Judge skeptical of money laundering allegation
LARAMIE (WNE) — A federal judge has expressed skepticism about an asset forfeiture case from the U.S. Attorney’s Office in Cheyenne that involves a Laramie restaurant.
Prosecutors in Wyoming U.S. Attorney Mark Klaassan’s office have suggested that Almanza Mexican Food in Laramie helped launder money for drug cartels.
Almanza is not a party to the case, but federal prosecutors have described the restaurant and its former bank accounts as being a part of a laundering scheme by Colorado-based food distributor “El Potosino,” which prosecutors have described as a drug front.
However, federal judge Alan Johnson, who’s handling the case, has said in several recent court filings that he “agrees that the complaint is largely conclusory.”
The complaint filed against various Mexican restaurants in Casper and Cheyenne relies largely on speculation.
Federal prosecutors don’t offer direct evidence of laundering. Instead, they rely mostly on circumstantial evidence, like the fact that restaurants in question often paid El Potosino in “round numbers” and the restaurants would often pay El Potosino in cash.
However, Johnson has declined to dismiss the cases, brought against 17 bank accounts, noting that the U.S. must meet a fairly low bar at trial — it only needs to prove by “the preponderance of evidence” that there exists a “substantial connection between the property and the offense.”
In the year leading up to Feb. 3, 2017, a bank account for Almanza issued 59 checks, totaling $268,058, to El Potosino.
In July, the U.S. seized $1.5 million from bank accounts that allegedly were used to launder El Potosino’s money.
Rock Springs eyes ordinance to ban ‘vape’ sales to minors
ROCK SPRINGS (WNE) — When city ordinances governing “public morals and decencies last received a major overhaul in 1963, some modern-day concerns were unimaginable. While Rock Springs lawmakers prohibited the sale of liquor or tobacco to minors, they didn’t envision electronic cigarettes that deliver vaporized liquid nicotine in lieu of tobacco smoke.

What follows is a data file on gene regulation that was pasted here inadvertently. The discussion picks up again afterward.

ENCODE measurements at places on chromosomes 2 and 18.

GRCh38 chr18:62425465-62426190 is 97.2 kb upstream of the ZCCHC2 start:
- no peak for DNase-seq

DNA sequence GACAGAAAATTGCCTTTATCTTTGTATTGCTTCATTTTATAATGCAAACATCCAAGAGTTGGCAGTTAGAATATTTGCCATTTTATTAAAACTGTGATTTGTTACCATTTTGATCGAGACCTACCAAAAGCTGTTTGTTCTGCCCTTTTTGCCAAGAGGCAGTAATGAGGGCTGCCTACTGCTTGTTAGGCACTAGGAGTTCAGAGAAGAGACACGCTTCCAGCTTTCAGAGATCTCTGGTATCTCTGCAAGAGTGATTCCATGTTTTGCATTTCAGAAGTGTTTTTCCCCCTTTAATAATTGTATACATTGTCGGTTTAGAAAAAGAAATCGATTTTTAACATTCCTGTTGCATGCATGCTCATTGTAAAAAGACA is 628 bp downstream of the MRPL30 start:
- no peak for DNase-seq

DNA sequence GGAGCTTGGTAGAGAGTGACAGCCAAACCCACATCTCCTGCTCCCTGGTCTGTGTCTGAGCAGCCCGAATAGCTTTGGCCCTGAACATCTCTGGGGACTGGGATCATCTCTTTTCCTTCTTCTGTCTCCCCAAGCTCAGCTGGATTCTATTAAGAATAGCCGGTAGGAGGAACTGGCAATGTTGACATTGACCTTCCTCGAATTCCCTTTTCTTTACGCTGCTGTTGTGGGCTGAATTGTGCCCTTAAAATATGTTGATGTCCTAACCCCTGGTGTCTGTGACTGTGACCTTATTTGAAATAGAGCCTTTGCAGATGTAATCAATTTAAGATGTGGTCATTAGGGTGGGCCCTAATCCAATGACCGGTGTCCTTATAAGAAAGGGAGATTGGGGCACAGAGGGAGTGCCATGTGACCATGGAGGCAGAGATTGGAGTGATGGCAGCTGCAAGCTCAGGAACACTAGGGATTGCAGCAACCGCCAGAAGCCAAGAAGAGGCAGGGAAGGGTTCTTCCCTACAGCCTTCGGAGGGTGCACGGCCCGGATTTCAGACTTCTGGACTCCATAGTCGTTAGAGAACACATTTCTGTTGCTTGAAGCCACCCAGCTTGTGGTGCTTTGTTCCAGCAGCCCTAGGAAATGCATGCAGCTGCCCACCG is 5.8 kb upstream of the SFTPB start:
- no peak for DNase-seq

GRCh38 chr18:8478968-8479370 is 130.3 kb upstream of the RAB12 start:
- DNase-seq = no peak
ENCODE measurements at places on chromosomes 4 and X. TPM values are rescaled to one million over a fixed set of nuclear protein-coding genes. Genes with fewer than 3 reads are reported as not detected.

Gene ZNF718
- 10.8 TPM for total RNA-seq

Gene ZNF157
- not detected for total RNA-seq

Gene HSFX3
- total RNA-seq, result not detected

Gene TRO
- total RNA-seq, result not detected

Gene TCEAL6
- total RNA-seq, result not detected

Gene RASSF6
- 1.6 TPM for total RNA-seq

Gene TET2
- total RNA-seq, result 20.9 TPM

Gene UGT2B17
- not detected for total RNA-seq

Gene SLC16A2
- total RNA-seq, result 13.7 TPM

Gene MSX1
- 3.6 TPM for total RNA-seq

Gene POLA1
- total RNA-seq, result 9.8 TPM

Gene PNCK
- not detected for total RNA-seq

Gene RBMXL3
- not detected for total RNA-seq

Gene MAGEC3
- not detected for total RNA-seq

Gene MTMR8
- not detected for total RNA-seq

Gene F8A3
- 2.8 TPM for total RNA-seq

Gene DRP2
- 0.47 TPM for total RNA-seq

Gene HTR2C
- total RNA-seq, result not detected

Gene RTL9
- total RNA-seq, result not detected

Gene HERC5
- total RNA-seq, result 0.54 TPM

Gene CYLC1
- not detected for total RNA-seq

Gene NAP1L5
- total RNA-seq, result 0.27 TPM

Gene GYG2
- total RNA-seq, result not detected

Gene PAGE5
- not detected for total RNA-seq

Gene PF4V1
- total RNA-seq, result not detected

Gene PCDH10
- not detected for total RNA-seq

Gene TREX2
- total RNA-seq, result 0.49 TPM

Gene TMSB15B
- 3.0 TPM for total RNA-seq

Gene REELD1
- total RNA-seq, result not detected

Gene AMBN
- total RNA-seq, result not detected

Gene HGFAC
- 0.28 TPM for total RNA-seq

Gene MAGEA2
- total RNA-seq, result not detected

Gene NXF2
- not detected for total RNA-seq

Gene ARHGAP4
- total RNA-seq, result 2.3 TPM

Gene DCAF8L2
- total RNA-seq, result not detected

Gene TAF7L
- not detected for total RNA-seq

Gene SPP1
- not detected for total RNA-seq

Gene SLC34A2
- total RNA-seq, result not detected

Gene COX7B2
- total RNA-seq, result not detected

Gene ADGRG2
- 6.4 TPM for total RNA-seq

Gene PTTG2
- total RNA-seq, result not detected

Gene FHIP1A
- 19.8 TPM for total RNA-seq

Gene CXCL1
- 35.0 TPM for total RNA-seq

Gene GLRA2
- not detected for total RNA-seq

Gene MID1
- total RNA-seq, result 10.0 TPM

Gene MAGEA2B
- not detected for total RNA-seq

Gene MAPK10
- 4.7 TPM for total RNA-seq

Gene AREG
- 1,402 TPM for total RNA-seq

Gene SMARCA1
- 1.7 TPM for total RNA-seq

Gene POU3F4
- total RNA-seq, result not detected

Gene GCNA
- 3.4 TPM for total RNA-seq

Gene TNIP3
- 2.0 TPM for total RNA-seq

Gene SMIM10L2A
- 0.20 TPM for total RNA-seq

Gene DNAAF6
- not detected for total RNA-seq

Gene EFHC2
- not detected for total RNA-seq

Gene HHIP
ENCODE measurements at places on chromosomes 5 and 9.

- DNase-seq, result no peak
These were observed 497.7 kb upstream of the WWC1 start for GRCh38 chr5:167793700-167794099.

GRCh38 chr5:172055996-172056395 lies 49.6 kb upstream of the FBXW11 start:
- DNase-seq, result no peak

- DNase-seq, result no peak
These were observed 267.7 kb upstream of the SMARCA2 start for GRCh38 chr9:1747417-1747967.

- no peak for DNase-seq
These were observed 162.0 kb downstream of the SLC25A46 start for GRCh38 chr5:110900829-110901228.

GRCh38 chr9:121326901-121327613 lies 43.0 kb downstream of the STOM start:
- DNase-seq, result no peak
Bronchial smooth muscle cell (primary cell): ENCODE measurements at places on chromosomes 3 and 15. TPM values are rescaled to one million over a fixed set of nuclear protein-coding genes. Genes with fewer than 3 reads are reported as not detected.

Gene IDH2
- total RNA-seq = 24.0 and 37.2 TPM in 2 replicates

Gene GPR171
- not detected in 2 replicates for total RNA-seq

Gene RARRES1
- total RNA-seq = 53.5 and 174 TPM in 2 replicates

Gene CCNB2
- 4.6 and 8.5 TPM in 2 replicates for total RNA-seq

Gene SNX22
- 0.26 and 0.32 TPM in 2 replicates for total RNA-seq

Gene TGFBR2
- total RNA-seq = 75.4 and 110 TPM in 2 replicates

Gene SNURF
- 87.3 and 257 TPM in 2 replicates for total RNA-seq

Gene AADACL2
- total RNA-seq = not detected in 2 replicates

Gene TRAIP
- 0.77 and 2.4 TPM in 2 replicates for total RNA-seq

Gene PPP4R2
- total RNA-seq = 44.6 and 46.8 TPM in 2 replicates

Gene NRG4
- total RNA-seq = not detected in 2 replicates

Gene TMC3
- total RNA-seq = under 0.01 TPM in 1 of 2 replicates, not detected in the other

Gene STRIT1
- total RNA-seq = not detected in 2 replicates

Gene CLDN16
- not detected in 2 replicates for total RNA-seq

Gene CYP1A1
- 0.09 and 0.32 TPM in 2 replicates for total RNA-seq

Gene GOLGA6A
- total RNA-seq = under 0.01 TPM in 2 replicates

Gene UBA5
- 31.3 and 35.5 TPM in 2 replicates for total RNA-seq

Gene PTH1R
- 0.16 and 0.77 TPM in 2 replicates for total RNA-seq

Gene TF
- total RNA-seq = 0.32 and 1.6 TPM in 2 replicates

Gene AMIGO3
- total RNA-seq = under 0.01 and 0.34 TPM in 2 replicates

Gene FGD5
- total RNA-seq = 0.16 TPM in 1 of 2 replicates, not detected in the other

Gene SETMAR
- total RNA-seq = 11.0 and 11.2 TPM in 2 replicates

Now the Rock Springs City Council is updating the laws to prohibit the sale, gifting, use and possession of e-cigarettes to people under 18.
Before the revised ordinance passed second reading at Tuesday night’s council meeting, students, administrators, and school resource officers spoke in favor of this move.
“Vaping and cellphones are the two biggest distractions that we have,” Rock Springs Junior High School Principal Kristeen Cundall said. She noted that advancements in technology make it easier for vaping students to conceal their habit.
Cpl. Tony Hall with the Rock Springs Police Department said that e-cigarette use has grown over the past five years, becoming more popular with young people than regular cigarettes, and is now prevalent in middle school students.
While new laws won’t stop underage use, Hall said the revised ordinance would add “another layer of intervention.” The revision proposes a maximum fine of $750, which Councilman David Halter noted is within the range of penalties for other misdemeanor offenses.
Two killed in accident near Thermopolis
THERMOPOLIS (WNE) — On March 19, a fatal crash occurred at milepost 128 on US 20 south of Thermopolis, Wyoming. Around 1:10 a.m., Wyoming Highway Patrol troopers were dispatched to the area for a one-vehicle rollover.
A 2005 Chevrolet Cobalt was traveling southbound on US 20 when the vehicle failed to negotiate a curve to the left and went off the right side of the roadway.
The Chevrolet crossed through a guardrail and down a steep embankment before coming to a rest on the railroad tracks below.
The driver of the Chevrolet has been identified as 17-year-old Thermopolis resident Kable Schroeder, who was wearing his seatbelt and was transported to the Hot Springs Memorial Hospital where he succumbed to injuries sustained in the crash.
From Wyoming News Exchange newspapers